Friday, September 29

Jamming with Jokerman: how Bob Marley and Bob Dylan’s songs powered hit musicals | Theater

Yot’s not often you get the green light from Bob Dylan to run riot with his songs. But for composer simon hale and playwright Conor McPherson, a call from the Old Vic theater in 2017 was just that: an invitation to rework Dylan’s songbook into a musical, with the blessing of free rein from the artist.

The ensuing show, Girl from the North Country, opened that year to rave reviews for its deft transformation of 19 of Dylan’s journeying songs into a story set in 1930s Minnesota. Following runs in the West End and on Broadway, the show is now embarking on a UK tour and Hale is back in the rehearsal room.

“This is an unusual piece. We don’t deliver songs in the way that musical theater generally does,” he says. “We don’t play for applause, we go from one song to another and sometimes they drift off as something else happens. I worried about representing such an iconic songbook this way but Dylan followed his instinct from him and so I did the same.

Simon Hale collects his Olivier award for Get Up, Stand Up! The Bob Marley Musical. Photograph: Jeff Spicer/Getty Images for SOLT

Hale, 58, has spent most of his career traversing genres. Cutting his teeth as a touring keyboard player for Seal in the early 90s, he went on to arrange string sections for early Björk and Jamiroquai albums. He has since arranged Sam Smith’s 2015 Bond theme, Writing’s on the Wall, and recorded with George Michael and Céline Dion. But it was a call to write orchestrations for a US production of Spring Awakening in 2006 that established a lasting relationship with the theatre.

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“Collaboration is very visceral in theater and that’s what has kept me coming back,” he says. “Everyone’s in the same room, whereas making a record or film, you’re in and out in a few hours and you don’t have the same human connection.”

The role of an orchestrator might facilitate human connection but it can also be a tricky mediation. Typically, you work with existing songs or demos that need the addition of extra instrumentation. “You have to create a new character in that story, one that has to fit seamlessly but that also adds to the essence of the song, so that when it’s taken away it’s missed,” Hale says. “It’s a challenge but you have to trust yourself, otherwise you get swallowed up in trying to copy other people’s visions.”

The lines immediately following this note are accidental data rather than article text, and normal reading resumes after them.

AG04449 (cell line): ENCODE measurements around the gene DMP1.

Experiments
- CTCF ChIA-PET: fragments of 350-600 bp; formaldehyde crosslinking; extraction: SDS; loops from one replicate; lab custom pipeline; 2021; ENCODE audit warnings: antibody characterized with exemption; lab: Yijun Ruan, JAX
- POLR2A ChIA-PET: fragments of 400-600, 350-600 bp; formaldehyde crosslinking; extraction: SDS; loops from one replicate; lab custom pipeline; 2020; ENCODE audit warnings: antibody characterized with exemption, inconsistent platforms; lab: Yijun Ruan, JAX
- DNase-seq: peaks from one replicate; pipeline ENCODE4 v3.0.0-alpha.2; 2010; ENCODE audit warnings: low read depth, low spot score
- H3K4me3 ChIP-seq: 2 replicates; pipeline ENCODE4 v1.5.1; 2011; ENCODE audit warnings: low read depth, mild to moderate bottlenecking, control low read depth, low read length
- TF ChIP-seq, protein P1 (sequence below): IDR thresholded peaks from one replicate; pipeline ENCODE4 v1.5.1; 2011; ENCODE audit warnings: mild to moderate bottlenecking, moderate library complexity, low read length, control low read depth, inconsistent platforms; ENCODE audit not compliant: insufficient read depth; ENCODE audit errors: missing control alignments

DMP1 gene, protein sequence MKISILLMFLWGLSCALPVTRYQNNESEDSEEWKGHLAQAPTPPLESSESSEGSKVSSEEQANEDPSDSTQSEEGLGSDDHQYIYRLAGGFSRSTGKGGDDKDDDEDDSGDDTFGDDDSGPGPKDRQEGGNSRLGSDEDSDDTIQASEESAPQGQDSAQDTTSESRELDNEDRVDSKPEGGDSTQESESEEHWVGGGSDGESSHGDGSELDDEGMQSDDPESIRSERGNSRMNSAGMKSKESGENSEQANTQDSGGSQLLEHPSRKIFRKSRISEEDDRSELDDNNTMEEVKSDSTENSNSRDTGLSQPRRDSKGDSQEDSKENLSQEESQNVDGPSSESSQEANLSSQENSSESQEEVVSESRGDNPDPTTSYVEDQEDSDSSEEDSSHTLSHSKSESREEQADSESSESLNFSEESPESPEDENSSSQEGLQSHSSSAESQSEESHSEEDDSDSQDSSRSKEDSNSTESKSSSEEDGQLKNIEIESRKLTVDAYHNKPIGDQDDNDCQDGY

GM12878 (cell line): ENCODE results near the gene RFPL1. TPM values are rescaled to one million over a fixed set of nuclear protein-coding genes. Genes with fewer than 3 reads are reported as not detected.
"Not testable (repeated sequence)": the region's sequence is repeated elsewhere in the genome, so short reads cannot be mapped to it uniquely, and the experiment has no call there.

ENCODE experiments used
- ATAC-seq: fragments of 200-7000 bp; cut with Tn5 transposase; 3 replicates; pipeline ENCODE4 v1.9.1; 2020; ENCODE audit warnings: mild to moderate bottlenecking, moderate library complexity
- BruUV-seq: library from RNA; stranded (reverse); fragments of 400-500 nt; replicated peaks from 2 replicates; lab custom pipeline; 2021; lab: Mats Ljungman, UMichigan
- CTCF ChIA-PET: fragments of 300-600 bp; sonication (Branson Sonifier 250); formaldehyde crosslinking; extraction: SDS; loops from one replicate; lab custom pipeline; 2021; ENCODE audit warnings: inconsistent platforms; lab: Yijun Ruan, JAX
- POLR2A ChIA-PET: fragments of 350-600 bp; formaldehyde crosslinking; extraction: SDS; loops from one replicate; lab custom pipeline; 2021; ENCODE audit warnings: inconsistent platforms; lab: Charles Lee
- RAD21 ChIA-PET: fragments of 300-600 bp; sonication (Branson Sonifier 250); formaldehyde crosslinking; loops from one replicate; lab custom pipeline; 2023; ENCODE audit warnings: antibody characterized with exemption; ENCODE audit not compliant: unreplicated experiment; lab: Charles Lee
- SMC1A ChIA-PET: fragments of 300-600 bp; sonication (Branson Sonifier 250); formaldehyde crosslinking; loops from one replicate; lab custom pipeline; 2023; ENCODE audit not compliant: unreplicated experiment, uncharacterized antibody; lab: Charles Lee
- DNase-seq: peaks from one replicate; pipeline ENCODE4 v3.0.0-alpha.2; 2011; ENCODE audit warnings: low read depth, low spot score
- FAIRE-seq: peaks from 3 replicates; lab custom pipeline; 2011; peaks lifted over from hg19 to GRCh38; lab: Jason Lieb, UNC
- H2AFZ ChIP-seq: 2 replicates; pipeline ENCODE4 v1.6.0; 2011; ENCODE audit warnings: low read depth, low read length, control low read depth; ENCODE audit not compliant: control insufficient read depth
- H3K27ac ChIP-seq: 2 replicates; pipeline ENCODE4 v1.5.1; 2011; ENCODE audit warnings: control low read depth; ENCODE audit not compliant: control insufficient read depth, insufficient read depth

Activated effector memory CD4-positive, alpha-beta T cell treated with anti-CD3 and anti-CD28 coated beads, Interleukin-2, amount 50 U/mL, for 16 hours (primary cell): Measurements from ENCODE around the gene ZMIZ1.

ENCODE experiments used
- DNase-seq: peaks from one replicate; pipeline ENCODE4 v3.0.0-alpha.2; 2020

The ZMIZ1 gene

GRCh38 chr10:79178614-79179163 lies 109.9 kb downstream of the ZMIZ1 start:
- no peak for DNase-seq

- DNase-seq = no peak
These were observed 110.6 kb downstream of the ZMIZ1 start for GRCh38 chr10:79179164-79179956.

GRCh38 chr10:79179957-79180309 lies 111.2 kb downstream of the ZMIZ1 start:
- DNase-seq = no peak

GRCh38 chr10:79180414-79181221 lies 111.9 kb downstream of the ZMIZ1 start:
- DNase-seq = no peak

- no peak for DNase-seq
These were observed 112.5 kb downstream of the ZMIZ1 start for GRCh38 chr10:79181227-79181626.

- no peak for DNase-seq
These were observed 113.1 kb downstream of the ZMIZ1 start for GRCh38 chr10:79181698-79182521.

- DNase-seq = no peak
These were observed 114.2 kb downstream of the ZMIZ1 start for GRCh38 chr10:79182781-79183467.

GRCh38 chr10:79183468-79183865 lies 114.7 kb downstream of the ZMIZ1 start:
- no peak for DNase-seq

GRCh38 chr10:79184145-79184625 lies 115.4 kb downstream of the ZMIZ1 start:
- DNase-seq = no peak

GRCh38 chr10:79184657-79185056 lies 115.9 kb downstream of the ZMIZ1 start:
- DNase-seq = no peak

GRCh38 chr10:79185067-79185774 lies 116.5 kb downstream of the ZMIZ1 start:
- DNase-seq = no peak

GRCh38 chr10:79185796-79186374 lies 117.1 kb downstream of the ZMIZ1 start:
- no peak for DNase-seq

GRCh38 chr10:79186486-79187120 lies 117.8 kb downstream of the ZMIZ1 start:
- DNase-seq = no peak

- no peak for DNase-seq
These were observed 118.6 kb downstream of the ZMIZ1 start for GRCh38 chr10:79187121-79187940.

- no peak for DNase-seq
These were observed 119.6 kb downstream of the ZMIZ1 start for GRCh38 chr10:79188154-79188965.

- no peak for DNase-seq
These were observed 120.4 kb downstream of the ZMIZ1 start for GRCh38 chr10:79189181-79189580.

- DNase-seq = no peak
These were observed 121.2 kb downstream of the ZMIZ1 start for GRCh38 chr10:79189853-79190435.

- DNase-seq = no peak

Hale, who realized as a child that he had perfect pitch, initially composes his music in his head before he commits pencil to paper. “I’m always thinking in my own time, visualizing the music,” he says. “The first time anyone ever hears what I’ve done is in the recording session. There is a fear in anticipating that first note being played but the shock of those black and white dots being turned into sound never gets old. The sense of danger is good.”

Trusting that connection between his mind’s eye and the performers bringing his work to life has paid off. In April, Hale won an Olivier award for his orchestration of another Bob’s songbook for Get Up, Stand Up! The Bob Marley Musical, directed by Clint Dyer. The two projects were markedly different. “Girl from the North Country is set in a period where the composer of our show wasn’t born, so we’re entirely reimagining the music, whereas in Get Up, Stand Up! we’re trying to faithfully represent the brilliance of what Bob Marley did in his life, ”he says. Working with arranger Phil Bateman, Hale’s role was to take his selections of Marley’s songs and perform them with the band. “It’s all about detail – providing that sense of rhythm and melody that means any talented musician can turn it into exactly what we’re trying to convey, night after night,” he says.

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Sam Smith performs at the 2015 Brit awards at the O2 Arena, London.
Sam Smith performs at the 2015 Brit awards at the O2 Arena, London. Photograph: Yui Mok/PA

Despite the differences in both Bobs’ music, with Dylan’s impressionistic imagery being transplanted into a new narrative and Marley’s autobiographical lyrics telling his life story, Hale kept some constants, like the centrality of the musicians’ role. “It’s a shame that a lot of theater bands are hidden away because audiences need to see what is being performed,” he says. “Realizing what goes into making a sound is like watching magic and that’s why we have bands on the stage in both shows.” In Girl from the North Country, the band plays 1930s instruments while crowded around a kitchen set, and in Get Up, Stand Up! its players are featured amplified and on risers like in an arena show.

Back in the rehearsal room, Hale is adapting his scores to allow the new performers to shine. “We’re already altering keys and phrases for the new Girl from the North Country singers because we want the company to own the show,” he says. “They are going to make a unique sound but it should still leave the audience with the same experience of seeing Dylan’s music through a different lens.”

And what did the great man himself make of the show? “I heard Dylan snuck in to see it long after it was already open,” Hale says with a grin. “And I have loved it.”

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